“This study addresses the really interesting question of what happens to students’ drinking when they go to college. Our idea was: Let’s use the natural experiment that exists when you get assigned to a random person that you are going to live with, which happens to a good number of college students,” Dick said. “And, because we have the Spit for Science data that so many of our students have completed, we are able to match those survey responses to the people who were randomly assigned to each other. So that gives us both each individual’s report of their substance use — so we can look at what the effect is of a randomly assigned roommate on subsequent substance use in that individual.”
As part of the study, the researchers also investigated whether the residence hall in which a student lives is a predictor of whether they will drink more.
“This was done on the back end — we didn’t see any of the identifying information — but we match survey responses for students who were assigned to the same room, and who were in the same residence hall on campus,” Smith said. “We then calculated an average score [showing] how much, on average, the people in [each] residence hall were drinking.”
With that average score, they were able to compare that to individual residents’ self-reported drinking habits.
“If you live in a residence hall where a lot of people drank, does that influence your own drinking?” Smith said. “We actually did not find that to be the case. So even if you lived in a residence hall with people who drank more alcohol, that did not predict whether or not your alcohol [consumption] would increase or decrease.”
The researchers believe residence halls were not a major predictor of student alcohol use because of the design of VCU residence halls, which can be many stories tall and lead to fewer interactions among residents on different floors. Residence halls at other colleges, where the dorms have more students per floor, might see a different effect, Smith said.
If you live in a residence hall where a lot of people drank, does that influence your own drinking? We actually did not find that to be the case. So even if you lived in a residence hall with people who drank more alcohol, that did not predict whether or not your alcohol [consumption] would increase or decrease.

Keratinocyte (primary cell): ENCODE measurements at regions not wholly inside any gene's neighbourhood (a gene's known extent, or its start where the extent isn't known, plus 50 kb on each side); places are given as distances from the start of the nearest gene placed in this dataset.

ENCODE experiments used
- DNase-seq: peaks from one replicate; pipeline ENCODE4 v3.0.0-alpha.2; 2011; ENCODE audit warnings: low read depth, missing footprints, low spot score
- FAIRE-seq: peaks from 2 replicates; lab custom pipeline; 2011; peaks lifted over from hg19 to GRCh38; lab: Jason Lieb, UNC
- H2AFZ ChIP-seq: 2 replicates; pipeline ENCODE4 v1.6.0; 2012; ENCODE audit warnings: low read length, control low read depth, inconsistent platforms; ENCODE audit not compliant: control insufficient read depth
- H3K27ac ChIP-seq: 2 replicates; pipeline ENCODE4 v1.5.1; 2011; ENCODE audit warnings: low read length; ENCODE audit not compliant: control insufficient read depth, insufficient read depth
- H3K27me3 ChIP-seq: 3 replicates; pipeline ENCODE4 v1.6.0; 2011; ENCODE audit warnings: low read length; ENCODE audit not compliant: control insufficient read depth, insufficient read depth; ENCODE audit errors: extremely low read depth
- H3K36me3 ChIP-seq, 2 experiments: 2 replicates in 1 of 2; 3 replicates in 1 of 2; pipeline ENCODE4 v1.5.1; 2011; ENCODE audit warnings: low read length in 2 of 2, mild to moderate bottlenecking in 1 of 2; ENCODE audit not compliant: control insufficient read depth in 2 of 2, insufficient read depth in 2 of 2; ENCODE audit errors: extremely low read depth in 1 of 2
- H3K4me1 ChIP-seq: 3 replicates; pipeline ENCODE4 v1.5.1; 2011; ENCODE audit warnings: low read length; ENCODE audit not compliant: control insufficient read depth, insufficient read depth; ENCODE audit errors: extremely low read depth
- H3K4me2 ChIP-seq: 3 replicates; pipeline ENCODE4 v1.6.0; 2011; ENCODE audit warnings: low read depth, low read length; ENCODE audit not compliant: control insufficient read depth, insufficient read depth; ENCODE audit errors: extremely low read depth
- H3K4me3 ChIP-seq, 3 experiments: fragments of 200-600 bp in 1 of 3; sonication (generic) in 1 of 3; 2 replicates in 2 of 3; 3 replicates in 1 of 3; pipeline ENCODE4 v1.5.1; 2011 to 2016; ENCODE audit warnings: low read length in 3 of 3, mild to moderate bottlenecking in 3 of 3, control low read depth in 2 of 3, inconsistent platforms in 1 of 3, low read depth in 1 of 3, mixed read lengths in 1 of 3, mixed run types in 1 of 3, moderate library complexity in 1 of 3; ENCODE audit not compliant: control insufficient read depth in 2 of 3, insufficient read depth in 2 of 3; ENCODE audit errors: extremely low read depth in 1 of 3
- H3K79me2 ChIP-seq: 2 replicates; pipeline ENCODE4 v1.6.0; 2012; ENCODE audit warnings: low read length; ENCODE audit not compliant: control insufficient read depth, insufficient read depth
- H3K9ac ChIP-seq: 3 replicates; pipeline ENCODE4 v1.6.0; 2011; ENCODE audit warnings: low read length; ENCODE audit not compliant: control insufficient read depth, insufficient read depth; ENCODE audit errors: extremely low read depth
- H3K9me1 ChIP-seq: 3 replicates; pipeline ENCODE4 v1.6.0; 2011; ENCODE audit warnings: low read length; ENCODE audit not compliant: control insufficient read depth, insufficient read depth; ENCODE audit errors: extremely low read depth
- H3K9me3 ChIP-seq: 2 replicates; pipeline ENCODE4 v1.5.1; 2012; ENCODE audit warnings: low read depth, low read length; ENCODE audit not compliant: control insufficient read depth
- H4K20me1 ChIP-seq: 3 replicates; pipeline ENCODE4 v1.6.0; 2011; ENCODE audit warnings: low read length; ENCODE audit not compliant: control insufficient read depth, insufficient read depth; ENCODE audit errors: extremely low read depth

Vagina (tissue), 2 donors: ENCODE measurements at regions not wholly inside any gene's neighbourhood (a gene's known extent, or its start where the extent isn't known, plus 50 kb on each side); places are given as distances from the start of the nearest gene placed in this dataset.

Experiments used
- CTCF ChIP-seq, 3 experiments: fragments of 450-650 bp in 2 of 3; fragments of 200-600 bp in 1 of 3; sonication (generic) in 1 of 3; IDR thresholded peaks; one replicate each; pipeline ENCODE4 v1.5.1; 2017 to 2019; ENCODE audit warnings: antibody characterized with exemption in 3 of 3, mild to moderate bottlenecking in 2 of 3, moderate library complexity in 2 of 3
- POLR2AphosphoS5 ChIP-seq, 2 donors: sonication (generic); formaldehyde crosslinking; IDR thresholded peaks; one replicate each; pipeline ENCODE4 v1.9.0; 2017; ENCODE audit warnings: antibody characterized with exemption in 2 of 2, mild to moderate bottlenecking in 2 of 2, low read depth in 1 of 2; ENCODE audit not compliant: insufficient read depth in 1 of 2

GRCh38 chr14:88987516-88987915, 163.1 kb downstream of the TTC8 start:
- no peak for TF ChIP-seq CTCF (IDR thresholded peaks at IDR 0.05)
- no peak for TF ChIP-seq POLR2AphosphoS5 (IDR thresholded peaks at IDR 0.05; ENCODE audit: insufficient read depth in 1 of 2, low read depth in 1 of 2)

The study’s key finding — that students’ perception of peer drinking is an important predictor of their own drinking behavior — could be useful for colleges’ efforts to curtail student drinking.
At VCU, for example, the university’s Wellness Resource Center places flyers, called the “Stall Seat Journal,” in public restrooms across campus to convey survey results about how much VCU students actually are drinking. The idea is that by correcting students’ over-estimates of how much others are drinking, the students’ alcohol consumption will be lowered and harm will be reduced.
“We know that, for example, the vast majority of people are not ending up drunk in the bushes on Friday night and having no idea how they got home. But who do you talk about and remember and chat about in Starbucks on Sunday morning? It’s not, ‘Hey, I was studying at the library last night and I got a ton done and I’m really set for classes on Monday morning.’ It’s ‘Oh my gosh. Did you see Jim passed out in the bushes?’” Dick said. “What that does is it creates this illusion that everybody’s out there drinking, but we know that that’s actually not the reality.”
Smith, a former social worker who earned a master’s degree from the VCU School of Social Work and who worked in psychiatric hospitals, has long been interested in substance use and mental health, and this study reflects the important influences of genetics and environmental factors.
“It’s the person and it’s the social context,” she said. “The biological, psychological and social factors around you all influence what behaviors you engage in and the kind of outcomes you experience. By having Spit for Science, this huge data set gives us lots of great information. And so, with this study, [it shows] how peers … can play such key roles in the lives of adolescents and college students.”